The details of the success of the Hong Kong experience are not well read among amateur economists like myself. What is even less known is the face behind the rise of this forgotten Asian Tiger, now absorbed back into China since 1995. We will be surprised to hear the name Sir John James Cowperthwaithe, an inconspicuous British Civil Servant sent to work in Hong Kong in 1945 by the British Foreign Office, who became Financial Secretary for the 10 year period (1961-1971). He is the man credited with the turn around in Hong Kong in the post WWII and Chinese Communist Revolution period.
When Sir John arrived in Hong Kong the economy was in tatters. Fishing and agriculture was the predominant source of income for its inhabitants. There were few roads, most that existed were mud or dirt; citizens’ habitations were thatched roofed houses without sewerage systems or water. He realized that the economy was recovering swiftly without government intervention and refuse to collect statistics, lest some govt official decided to “fix problems”.
With free market policies of capitalism, and maximizing as much as possible a minimal government role in the economy, through a laissez-faire (positive non-interventionism) approach, Hong Kong achieved remarkable success and is now a leading global financial centre. The Gross Domestic Product of Hong Kong grew over the 1961-1997 period more than 150 times; and per capita income grew by more than 80 times. Sir John is credited as the leading example of how small government encourages growth. What if he had been sent to Jamaica, instead of the Far East? Where would we be today?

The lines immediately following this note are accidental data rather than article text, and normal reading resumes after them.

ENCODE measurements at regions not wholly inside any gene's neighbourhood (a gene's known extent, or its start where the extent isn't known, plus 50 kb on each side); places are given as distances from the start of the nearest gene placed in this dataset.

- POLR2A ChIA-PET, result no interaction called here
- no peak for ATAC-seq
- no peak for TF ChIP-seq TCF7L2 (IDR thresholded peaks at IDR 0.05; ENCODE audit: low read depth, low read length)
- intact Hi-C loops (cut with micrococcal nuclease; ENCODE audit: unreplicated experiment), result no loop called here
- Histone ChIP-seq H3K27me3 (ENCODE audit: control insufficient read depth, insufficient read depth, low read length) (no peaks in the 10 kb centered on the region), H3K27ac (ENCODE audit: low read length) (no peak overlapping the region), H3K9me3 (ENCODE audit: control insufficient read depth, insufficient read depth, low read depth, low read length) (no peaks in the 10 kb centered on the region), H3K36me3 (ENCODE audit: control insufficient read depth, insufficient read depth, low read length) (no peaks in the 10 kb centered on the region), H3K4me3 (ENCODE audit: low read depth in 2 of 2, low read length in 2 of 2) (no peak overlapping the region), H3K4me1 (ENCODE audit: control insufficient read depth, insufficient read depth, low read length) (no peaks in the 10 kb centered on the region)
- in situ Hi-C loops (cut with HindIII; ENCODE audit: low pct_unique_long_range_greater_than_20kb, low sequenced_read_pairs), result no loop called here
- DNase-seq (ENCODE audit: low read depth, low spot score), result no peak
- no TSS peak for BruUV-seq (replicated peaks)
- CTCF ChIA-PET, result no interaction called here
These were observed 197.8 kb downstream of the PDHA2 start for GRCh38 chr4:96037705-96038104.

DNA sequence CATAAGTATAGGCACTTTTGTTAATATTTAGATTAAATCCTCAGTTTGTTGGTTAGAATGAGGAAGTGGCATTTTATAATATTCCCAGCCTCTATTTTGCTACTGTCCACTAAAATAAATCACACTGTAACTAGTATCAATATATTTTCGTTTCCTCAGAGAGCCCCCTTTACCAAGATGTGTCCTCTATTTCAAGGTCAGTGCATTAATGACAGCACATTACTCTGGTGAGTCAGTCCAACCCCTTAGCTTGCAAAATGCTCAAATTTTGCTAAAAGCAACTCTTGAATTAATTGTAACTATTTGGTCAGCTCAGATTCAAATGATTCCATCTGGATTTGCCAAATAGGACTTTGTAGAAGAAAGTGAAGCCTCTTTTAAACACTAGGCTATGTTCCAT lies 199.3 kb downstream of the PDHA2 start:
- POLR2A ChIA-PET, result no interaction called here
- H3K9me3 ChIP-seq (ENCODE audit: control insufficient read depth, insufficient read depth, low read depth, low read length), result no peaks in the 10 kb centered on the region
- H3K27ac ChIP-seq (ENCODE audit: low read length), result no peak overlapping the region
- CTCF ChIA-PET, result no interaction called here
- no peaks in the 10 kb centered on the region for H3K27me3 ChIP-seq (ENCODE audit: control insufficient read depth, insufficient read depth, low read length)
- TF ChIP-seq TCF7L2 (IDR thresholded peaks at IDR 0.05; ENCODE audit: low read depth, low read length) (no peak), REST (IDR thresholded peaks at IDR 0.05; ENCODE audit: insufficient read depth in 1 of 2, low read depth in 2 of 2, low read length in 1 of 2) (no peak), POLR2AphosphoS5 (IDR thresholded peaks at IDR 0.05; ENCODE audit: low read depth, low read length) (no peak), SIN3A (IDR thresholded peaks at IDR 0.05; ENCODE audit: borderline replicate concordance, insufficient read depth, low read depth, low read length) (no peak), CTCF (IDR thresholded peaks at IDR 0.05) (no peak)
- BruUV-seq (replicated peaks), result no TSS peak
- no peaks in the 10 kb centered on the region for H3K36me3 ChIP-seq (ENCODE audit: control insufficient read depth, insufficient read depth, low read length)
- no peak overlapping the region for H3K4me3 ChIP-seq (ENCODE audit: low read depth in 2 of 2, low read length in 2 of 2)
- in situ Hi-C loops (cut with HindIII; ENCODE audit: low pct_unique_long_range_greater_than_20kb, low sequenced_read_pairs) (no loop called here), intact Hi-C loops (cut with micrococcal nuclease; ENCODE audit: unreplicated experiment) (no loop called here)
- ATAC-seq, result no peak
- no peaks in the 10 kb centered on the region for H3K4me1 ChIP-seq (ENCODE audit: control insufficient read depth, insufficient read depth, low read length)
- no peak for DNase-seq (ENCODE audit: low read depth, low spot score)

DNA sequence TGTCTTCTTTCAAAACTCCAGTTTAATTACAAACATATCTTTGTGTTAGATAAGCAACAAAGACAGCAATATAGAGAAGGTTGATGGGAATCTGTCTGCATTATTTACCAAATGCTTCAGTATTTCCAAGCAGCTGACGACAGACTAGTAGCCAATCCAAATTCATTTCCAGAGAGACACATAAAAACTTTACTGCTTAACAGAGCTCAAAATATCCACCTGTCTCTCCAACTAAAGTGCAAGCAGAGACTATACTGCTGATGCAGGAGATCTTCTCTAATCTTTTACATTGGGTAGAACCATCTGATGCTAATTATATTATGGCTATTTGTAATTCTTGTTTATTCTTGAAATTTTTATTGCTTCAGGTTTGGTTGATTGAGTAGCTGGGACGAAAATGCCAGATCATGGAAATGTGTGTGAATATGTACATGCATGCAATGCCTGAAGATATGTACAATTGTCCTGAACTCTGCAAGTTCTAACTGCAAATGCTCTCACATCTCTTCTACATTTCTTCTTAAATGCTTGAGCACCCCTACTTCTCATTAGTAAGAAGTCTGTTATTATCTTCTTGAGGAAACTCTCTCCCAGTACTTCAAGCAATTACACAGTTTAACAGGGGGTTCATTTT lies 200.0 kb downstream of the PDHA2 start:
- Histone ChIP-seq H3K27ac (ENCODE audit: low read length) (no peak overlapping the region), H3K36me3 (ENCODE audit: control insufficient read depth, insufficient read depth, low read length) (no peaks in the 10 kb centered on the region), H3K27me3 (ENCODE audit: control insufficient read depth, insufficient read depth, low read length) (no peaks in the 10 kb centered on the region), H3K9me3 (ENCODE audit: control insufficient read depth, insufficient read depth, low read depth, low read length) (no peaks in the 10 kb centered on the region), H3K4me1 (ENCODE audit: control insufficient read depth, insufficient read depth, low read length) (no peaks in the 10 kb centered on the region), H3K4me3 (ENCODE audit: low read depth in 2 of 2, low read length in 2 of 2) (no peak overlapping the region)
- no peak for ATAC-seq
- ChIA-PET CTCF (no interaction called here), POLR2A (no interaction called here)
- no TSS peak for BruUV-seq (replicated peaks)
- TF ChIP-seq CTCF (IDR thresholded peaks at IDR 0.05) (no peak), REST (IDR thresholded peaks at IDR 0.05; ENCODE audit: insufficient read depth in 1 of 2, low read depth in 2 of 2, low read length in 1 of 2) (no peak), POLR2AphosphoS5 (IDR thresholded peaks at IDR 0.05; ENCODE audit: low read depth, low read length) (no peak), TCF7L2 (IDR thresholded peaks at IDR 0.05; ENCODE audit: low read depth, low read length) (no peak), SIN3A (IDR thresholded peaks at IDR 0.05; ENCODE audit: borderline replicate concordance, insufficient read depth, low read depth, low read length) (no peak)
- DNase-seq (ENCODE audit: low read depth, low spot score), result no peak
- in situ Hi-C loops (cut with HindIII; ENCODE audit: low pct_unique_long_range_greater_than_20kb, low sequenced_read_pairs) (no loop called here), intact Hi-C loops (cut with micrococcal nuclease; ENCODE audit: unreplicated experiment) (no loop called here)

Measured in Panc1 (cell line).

Not enough can be said of the model nation Singapore has become. Mr. Lee Kuan Yew as Premier (1965-1990) perhaps used conservatism with the most dramatic effects. What has not been said about this success story? A country WITHOUT natural resources, has had to sustain its five million inhabitants on 275 sq. miles of land, even importing water!
Mr. Lee created, in his words, a “Fair” state and not a welfare state in Singapore. He came to Jamaica in the 1970’s to learn what he could to implement back home, as he did in many countries that he visited during his tenure as Premier. His conservative management set their economy and society in motion to wealth and stability. Their per capita income moved from US$400 in 1965 to well over US$50,000 in 2009, and is projected to be over US$150,000 per capita by 2050. They enjoy the lowest infant mortality rate in the world, it is also consistently listed as the easiest country in the world to do business and among the least corrupt nations on earth.